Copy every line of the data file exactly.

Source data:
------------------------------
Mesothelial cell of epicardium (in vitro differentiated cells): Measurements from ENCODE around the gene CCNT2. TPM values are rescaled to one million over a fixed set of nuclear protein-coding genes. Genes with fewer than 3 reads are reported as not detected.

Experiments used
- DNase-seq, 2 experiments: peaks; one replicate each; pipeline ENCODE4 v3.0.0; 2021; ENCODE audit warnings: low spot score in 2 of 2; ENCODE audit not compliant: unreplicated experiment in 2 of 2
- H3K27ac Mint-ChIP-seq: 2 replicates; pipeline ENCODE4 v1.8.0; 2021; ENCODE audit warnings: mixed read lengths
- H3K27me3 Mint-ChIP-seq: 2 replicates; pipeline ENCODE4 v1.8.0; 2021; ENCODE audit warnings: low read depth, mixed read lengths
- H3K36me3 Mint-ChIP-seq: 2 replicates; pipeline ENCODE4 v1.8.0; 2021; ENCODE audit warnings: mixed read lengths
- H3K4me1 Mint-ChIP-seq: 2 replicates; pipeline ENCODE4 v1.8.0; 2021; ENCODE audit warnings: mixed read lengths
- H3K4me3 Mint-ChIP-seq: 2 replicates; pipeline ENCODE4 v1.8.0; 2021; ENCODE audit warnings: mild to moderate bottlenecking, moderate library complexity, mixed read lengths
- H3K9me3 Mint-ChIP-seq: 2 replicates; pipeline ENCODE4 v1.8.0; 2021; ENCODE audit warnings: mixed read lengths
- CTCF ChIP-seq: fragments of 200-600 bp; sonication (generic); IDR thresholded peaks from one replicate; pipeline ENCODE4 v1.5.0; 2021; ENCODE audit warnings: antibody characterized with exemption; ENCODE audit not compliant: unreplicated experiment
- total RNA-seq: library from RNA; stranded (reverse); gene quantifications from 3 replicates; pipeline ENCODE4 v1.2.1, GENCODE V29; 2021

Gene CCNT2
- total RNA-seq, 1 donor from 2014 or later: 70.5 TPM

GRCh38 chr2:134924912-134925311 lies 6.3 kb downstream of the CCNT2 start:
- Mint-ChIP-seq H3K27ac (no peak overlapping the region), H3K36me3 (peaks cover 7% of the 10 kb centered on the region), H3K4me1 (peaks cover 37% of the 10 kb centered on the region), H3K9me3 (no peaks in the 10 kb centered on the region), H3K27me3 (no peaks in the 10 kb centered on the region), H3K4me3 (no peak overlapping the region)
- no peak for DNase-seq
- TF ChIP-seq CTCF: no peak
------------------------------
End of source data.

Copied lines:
Mesothelial cell of epicardium (in vitro differentiated cells): Measurements from ENCODE around the gene CCNT2. TPM values are rescaled to one million over a fixed set of nuclear protein-coding genes. Genes with fewer than 3 reads are reported as not detected.

Experiments used
- DNase-seq, 2 experiments: peaks; one replicate each; pipeline ENCODE4 v3.0.0; 2021; ENCODE audit warnings: low spot score in 2 of 2; ENCODE audit not compliant: unreplicated experiment in 2 of 2
- H3K27ac Mint-ChIP-seq: 2 replicates; pipeline ENCODE4 v1.8.0; 2021; ENCODE audit warnings: mixed read lengths
- H3K27me3 Mint-ChIP-seq: 2 replicates; pipeline ENCODE4 v1.8.0; 2021; ENCODE audit warnings: low read depth, mixed read lengths
- H3K36me3 Mint-ChIP-seq: 2 replicates; pipeline ENCODE4 v1.8.0; 2021; ENCODE audit warnings: mixed read lengths
- H3K4me1 Mint-ChIP-seq: 2 replicates; pipeline ENCODE4 v1.8.0; 2021; ENCODE audit warnings: mixed read lengths
- H3K4me3 Mint-ChIP-seq: 2 replicates; pipeline ENCODE4 v1.8.0; 2021; ENCODE audit warnings: mild to moderate bottlenecking, moderate library complexity, mixed read lengths
- H3K9me3 Mint-ChIP-seq: 2 replicates; pipeline ENCODE4 v1.8.0; 2021; ENCODE audit warnings: mixed read lengths
- CTCF ChIP-seq: fragments of 200-600 bp; sonication (generic); IDR thresholded peaks from one replicate; pipeline ENCODE4 v1.5.0; 2021; ENCODE audit warnings: antibody characterized with exemption; ENCODE audit not compliant: unreplicated experiment
- total RNA-seq: library from RNA; stranded (reverse); gene quantifications from 3 replicates; pipeline ENCODE4 v1.2.1, GENCODE V29; 2021

Gene CCNT2
- total RNA-seq, 1 donor from 2014 or later: 70.5 TPM

GRCh38 chr2:134924912-134925311 lies 6.3 kb downstream of the CCNT2 start:
- Mint-ChIP-seq H3K27ac (no peak overlapping the region), H3K36me3 (peaks cover 7% of the 10 kb centered on the region), H3K4me1 (peaks cover 37% of the 10 kb centered on the region), H3K9me3 (no peaks in the 10 kb centered on the region), H3K27me3 (no peaks in the 10 kb centered on the region), H3K4me3 (no peak overlapping the region)
- no peak for DNase-seq
- TF ChIP-seq CTCF: no peak